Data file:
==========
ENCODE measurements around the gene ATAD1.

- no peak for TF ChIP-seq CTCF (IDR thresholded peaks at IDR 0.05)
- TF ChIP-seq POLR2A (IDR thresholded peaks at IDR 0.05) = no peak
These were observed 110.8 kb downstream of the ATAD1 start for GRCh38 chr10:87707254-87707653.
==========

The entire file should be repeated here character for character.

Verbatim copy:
ENCODE measurements around the gene ATAD1.

- no peak for TF ChIP-seq CTCF (IDR thresholded peaks at IDR 0.05)
- TF ChIP-seq POLR2A (IDR thresholded peaks at IDR 0.05) = no peak
These were observed 110.8 kb downstream of the ATAD1 start for GRCh38 chr10:87707254-87707653.